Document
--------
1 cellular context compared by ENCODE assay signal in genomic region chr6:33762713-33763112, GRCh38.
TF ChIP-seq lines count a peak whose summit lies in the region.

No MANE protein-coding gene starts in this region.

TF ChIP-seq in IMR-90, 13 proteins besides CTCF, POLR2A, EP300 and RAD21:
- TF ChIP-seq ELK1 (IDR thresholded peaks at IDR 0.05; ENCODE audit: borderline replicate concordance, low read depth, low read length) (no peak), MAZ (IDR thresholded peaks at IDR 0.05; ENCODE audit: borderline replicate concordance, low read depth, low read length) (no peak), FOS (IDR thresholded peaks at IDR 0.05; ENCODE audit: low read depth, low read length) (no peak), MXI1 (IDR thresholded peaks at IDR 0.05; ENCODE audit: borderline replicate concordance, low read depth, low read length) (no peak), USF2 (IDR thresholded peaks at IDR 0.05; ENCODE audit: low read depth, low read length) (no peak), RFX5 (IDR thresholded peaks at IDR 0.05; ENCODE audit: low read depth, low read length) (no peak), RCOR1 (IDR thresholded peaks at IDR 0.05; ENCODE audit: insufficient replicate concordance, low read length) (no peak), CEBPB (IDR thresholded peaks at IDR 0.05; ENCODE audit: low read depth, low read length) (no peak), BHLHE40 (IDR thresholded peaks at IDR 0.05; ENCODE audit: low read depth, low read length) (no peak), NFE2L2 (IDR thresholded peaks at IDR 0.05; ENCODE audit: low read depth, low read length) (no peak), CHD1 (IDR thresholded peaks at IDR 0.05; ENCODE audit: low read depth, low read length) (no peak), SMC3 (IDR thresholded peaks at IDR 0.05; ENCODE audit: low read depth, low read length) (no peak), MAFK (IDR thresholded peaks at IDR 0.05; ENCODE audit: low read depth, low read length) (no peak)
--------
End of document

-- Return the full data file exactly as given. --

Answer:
1 cellular context compared by ENCODE assay signal in genomic region chr6:33762713-33763112, GRCh38.
TF ChIP-seq lines count a peak whose summit lies in the region.

No MANE protein-coding gene starts in this region.

TF ChIP-seq in IMR-90, 13 proteins besides CTCF, POLR2A, EP300 and RAD21:
- TF ChIP-seq ELK1 (IDR thresholded peaks at IDR 0.05; ENCODE audit: borderline replicate concordance, low read depth, low read length) (no peak), MAZ (IDR thresholded peaks at IDR 0.05; ENCODE audit: borderline replicate concordance, low read depth, low read length) (no peak), FOS (IDR thresholded peaks at IDR 0.05; ENCODE audit: low read depth, low read length) (no peak), MXI1 (IDR thresholded peaks at IDR 0.05; ENCODE audit: borderline replicate concordance, low read depth, low read length) (no peak), USF2 (IDR thresholded peaks at IDR 0.05; ENCODE audit: low read depth, low read length) (no peak), RFX5 (IDR thresholded peaks at IDR 0.05; ENCODE audit: low read depth, low read length) (no peak), RCOR1 (IDR thresholded peaks at IDR 0.05; ENCODE audit: insufficient replicate concordance, low read length) (no peak), CEBPB (IDR thresholded peaks at IDR 0.05; ENCODE audit: low read depth, low read length) (no peak), BHLHE40 (IDR thresholded peaks at IDR 0.05; ENCODE audit: low read depth, low read length) (no peak), NFE2L2 (IDR thresholded peaks at IDR 0.05; ENCODE audit: low read depth, low read length) (no peak), CHD1 (IDR thresholded peaks at IDR 0.05; ENCODE audit: low read depth, low read length) (no peak), SMC3 (IDR thresholded peaks at IDR 0.05; ENCODE audit: low read depth, low read length) (no peak), MAFK (IDR thresholded peaks at IDR 0.05; ENCODE audit: low read depth, low read length) (no peak)